Publishers Weekly (Publishers Weekly)
Storyteller Bryan's (
Janice M. Del Negro (The Bulletin of the Center for Children's Books, February 2003 (Vol. 56, No. 6))
Bryan tells the story of Blackbird, who, “a long, long time ago,” was voted the most beautiful of all the birds in Africa. The pallid Ringdove takes Blackbird aside and asks, “Oh, Blackbird, Blackbird, coo-coo-roo, coo-ca-roo, would you color me black so that I’ll be black like you?” Blackbird explains that “color on the outside is not what’s on the inside,” but he promises to brew some blackening in his medicine gourd to “swing a ring” around Ringdove’s neck to go along with his name. Not surprisingly, when Ringdove is thus decorated the other birds want decorations, too, and Blackbird uses his blackening potion to make them all happy. The plot is somewhat slight and the momentum sometimes falters, but Bryan’s adaptation of this African tale (from the Ila people of Zambia, according to a source note) makes good use of syncopated language that suffuses the proceedings with joie de vivre. Cut-paper collage birds of many colors flutter through the pages against white and colored backgrounds; on some pages the hues seem washed out, and even when the defining black is added the compositions are scattered, lacking the driving rhythm of the text. The contrast between the black decorations and the colored paper lends emphasis to the visuals and to the message, however, and the new-construction-paper freshness of the medium will invite appreciation from skillful young scissors-wielders. A clear message, replicable art techniques, and storytelling possibilities make this a title rife with potential curricular connections. Review Code: Ad -- Additional book of acceptable quality for collections needing more material in the area. (c) Copyright 2003, The Board of Trustees of the University of Illinois. 2003, Atheneum, 32p, $16.95. Ages 5-9 yrs.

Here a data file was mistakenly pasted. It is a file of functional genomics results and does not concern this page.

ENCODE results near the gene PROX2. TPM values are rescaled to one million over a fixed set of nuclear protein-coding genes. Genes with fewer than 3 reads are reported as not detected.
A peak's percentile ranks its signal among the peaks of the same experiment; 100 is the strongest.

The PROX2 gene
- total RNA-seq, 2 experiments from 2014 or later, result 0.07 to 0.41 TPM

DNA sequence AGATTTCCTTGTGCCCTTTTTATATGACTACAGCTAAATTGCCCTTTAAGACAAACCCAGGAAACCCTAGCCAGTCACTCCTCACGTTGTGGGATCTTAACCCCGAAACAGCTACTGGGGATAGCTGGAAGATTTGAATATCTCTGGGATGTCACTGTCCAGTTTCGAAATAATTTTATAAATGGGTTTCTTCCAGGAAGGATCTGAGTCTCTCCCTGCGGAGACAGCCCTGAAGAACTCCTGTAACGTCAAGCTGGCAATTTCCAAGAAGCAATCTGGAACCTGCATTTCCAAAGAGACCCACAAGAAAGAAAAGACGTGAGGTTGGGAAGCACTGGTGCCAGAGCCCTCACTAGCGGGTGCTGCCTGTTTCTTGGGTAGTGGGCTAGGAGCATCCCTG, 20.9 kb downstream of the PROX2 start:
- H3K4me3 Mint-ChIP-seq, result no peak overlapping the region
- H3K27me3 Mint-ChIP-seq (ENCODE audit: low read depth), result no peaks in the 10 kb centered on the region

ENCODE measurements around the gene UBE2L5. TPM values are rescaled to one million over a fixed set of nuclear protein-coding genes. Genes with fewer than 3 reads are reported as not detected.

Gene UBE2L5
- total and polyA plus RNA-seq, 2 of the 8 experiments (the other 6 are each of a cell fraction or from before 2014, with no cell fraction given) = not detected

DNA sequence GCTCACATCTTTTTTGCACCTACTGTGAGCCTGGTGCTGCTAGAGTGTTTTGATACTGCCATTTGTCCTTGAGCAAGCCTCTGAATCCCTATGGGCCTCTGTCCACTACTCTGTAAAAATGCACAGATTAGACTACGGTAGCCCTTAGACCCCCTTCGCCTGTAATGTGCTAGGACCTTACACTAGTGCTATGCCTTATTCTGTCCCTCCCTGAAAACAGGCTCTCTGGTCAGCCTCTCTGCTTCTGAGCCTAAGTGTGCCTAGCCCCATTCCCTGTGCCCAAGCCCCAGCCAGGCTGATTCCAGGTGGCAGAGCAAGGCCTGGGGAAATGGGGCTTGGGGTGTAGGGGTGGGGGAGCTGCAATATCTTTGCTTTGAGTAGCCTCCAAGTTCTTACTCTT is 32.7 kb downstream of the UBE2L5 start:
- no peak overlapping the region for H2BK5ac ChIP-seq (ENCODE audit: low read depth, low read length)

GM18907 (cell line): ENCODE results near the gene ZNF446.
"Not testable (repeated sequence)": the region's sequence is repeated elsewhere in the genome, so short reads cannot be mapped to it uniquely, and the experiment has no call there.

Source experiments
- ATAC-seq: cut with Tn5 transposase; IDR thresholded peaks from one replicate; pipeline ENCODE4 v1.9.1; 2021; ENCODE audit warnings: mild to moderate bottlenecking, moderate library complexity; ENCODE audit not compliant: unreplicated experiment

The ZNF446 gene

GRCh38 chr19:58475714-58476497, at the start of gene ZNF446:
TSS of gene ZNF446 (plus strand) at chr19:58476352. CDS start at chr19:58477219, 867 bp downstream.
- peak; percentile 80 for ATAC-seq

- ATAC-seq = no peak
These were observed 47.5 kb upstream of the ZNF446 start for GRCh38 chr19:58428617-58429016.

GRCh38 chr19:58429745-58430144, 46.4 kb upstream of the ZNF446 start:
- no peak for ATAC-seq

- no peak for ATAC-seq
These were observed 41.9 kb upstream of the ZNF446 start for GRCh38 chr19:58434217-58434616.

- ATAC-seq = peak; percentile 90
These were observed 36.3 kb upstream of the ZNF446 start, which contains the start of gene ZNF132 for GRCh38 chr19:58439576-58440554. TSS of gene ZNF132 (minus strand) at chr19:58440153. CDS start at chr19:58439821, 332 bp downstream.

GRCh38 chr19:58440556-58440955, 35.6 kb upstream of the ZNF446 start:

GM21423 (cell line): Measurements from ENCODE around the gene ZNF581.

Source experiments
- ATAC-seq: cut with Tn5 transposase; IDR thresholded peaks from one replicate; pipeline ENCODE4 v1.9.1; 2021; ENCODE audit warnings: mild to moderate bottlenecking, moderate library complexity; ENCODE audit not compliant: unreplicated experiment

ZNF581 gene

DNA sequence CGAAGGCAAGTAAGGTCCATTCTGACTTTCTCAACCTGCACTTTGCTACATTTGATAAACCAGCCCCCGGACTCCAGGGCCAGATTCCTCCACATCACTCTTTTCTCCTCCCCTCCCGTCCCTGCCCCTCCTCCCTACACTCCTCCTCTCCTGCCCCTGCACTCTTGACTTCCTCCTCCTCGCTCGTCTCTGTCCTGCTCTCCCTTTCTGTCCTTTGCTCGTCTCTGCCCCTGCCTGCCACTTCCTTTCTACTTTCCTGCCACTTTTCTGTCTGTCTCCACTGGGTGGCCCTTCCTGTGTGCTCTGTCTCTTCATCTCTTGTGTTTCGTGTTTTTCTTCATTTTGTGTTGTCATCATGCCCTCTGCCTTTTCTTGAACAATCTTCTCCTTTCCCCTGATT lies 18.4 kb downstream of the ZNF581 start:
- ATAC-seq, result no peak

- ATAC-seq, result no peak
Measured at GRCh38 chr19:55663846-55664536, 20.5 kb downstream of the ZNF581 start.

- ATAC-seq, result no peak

Ginny Hoskins (The Lorgnette - Heart of Texas Reviews (Vol. 16, No. 4))
Long ago, all the birds were of different colors--red, blue, yellow--but they all had only one color. All the birds agreed that Blackbird was the most beautiful, and they begged him to share some of his black color with them. Blackbird agreed to brew up some blackening in his medicine gourd and give some to all the birds, but he reminded them that real beauty comes from inside. Adapted from a folktale told in Zambia, the message of the story is good, and the author’s cut paper illustrations are wonderful. The vocabulary level makes this a good book for reading aloud to the younger students, and the older ones can enjoy it on their own. Nonfiction (398.2). Grades K-3. 2003, Atheneum Books, Unpaged., $16.95. Ages 5 to 9.
|Language||Call Number||LCCN||Dewey Decimal||ISBN/ISSN|
|English (eng)||PZ8.1.B838 Bg 2003
398.2 /096894/04528 E